In the truest sense, The Neon Demon is a body horror, concerned with the state of the body and ultimately, its mutability. Refn focuses upon the textures of the human body, creating a collision between life and death, reinforcing the visual blurring between reality and fantasy. There is almost something ghastly and surreal about the presentation of the models’ bodies in one sequence where they must pose and present for the aforementioned fashion designer in order to prove their worth for his shoot. The female form is presented in such a muted form, stripped of its sexuality and exists as some sort of amalgamation between mannequin and marionette. However, more specifically, Refn subverts body horror inwardly to suggest the real horror is the separation of body and the concept of beauty. In Jesse, it’s not specifically her outward beauty that defines her; One of her model rivals, Sarah (played exceptionally by Abbey Lee, who imbues her with a quiet and terrifying awareness) describes her as being “like the sun” itself. It’s her essence that drives the tempest of desire that engulfs her; for her rivals, the reality that being physically beautiful is truly not enough fractures the world around them, and drives them into a space where the moral and psychological boundaries, already warped by the grandiose façade of the fashion industry they exist within, unravel and lead to acts of utter depravity as desire leads to destruction. This symbiosis of body horror and art cinema that Refn has conducted also serves to reinforce the self-reflexivity of the film, as it opens up the space to almost gleefully play with the notion of his cinema as pure surface in the negative, as the dark depths of the literal and metaphorical cannibalistic desire dance illicitly on these very shimmering waves of opulence. Here, the sheer overwhelming surface isn’t everything, and it isn’t even the only thing as his fashion designer self-parody suggests…but rather, in this world, the broader the surface, the more glorious the bubble…the darker and fragile nature of the psyche becomes ever more entwined in our display, and perhaps the most interesting and psychologically challenge element of the entire film is the fact that Refn doesn’t demonise this, but in fact, presents it as something inevitability and perfectly human.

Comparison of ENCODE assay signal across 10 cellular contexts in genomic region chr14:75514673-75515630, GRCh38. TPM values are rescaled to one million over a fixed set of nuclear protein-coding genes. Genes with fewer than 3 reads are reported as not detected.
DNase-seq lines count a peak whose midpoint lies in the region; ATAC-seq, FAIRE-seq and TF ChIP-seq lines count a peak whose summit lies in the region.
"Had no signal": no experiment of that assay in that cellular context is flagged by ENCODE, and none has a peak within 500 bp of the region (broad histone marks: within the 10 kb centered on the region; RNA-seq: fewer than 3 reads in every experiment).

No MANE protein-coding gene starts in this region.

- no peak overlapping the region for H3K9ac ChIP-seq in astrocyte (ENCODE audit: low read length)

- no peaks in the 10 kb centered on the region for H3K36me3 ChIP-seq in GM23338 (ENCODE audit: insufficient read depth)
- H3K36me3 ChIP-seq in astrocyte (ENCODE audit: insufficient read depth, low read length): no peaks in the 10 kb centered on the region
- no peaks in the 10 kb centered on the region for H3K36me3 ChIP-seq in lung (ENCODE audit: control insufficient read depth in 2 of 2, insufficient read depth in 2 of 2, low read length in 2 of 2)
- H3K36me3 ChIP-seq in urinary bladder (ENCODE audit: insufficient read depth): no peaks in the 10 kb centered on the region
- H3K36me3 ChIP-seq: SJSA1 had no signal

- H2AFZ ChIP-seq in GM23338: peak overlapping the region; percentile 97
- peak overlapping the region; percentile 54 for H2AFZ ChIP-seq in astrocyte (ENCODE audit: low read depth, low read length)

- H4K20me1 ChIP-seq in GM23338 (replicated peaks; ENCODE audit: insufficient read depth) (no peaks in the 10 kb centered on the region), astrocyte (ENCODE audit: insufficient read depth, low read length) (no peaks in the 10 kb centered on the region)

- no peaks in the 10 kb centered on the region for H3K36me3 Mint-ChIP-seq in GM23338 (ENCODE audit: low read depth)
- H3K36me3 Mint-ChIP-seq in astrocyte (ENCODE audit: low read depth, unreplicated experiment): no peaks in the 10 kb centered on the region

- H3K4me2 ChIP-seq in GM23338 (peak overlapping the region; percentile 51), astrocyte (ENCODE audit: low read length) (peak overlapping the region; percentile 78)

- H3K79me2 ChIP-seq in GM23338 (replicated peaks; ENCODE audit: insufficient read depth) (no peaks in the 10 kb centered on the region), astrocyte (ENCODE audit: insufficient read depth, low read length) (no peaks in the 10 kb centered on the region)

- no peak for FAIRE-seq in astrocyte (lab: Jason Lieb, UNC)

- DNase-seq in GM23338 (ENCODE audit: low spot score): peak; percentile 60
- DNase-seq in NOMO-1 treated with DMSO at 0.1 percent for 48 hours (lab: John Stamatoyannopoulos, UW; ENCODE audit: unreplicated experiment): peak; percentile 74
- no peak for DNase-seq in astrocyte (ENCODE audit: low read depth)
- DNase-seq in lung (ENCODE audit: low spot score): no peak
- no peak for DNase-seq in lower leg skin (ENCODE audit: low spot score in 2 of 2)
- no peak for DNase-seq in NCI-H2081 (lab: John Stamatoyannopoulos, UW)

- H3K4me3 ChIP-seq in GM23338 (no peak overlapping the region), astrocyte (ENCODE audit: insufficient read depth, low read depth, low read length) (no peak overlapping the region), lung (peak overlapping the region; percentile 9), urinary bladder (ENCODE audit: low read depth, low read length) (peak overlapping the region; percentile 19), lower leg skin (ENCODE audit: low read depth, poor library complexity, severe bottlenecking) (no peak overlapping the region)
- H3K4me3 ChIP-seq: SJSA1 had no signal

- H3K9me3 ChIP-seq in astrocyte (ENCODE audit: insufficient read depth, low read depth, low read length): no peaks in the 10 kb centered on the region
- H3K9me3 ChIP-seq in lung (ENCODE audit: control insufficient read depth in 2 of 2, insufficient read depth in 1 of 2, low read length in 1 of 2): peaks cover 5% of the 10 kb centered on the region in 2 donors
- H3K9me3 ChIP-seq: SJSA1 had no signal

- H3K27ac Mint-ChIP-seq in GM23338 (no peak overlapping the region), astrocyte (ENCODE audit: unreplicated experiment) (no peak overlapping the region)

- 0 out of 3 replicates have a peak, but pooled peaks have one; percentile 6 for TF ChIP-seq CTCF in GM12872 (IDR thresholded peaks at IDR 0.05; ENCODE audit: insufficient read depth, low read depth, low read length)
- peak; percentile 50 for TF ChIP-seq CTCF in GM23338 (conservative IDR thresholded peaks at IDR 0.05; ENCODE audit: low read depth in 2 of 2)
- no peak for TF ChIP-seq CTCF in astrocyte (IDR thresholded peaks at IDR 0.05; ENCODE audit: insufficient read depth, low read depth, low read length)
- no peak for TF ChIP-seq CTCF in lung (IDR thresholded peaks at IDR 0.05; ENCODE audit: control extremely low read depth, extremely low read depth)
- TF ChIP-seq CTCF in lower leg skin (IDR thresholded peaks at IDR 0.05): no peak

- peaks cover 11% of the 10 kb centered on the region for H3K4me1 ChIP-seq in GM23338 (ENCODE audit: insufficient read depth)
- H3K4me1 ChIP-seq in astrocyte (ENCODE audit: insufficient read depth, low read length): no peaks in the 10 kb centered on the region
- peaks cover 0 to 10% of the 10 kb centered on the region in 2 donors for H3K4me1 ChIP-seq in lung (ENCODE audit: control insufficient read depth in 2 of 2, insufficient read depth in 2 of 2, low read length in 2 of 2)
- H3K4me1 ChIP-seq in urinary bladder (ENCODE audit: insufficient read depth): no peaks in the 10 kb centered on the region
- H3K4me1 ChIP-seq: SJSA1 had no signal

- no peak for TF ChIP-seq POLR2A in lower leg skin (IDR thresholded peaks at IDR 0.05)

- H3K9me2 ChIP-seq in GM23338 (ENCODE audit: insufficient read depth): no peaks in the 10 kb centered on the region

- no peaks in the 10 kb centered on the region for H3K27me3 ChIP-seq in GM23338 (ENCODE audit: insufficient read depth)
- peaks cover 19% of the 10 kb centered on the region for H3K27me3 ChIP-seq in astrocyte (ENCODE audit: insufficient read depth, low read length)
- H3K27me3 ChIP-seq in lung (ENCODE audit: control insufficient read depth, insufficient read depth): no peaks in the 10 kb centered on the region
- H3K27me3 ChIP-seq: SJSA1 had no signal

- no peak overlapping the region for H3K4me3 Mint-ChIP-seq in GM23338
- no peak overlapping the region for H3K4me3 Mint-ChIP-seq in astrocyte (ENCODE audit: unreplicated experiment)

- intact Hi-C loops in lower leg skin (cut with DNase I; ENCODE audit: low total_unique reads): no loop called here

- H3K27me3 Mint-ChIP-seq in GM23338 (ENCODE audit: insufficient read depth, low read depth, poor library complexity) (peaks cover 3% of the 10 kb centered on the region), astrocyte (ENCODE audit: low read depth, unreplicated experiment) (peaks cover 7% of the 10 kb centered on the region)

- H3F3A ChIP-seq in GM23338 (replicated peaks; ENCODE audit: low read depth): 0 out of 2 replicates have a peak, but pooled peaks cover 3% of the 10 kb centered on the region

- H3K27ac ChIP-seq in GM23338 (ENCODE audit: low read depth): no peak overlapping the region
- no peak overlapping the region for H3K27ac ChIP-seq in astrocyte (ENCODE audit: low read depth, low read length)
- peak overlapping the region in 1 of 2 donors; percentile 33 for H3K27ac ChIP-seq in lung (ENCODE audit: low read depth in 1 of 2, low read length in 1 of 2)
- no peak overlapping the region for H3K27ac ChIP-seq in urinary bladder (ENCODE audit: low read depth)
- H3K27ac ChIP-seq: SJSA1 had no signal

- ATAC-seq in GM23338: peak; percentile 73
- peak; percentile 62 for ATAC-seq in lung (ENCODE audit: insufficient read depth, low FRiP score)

The Neon Demon is a whirl of contradictions, both lean and corpulent with grand artistry at once, unquestionably shallow and vacuous, and accordingly, does suffer from the necessity of its vision. As such, the film is truly the work of an auteur, for better or for worse. A work of aesthetic mastery that at once brings the worlds of high art and exploitation cinema together into a sensually disturbing frisson that will either hold you in an ethereal thrall, or leave you cold at the sensationalism. At its absolute apex, The Neon Demon is a baroque and twisted nightmare that dazzles and shocks with evocative confidence. It is a spectacle that dares you to tumble down into the rabbit hole with Jesse, and absorb the textures of the magnificent horror Refn crafts, perfect in their imperfection.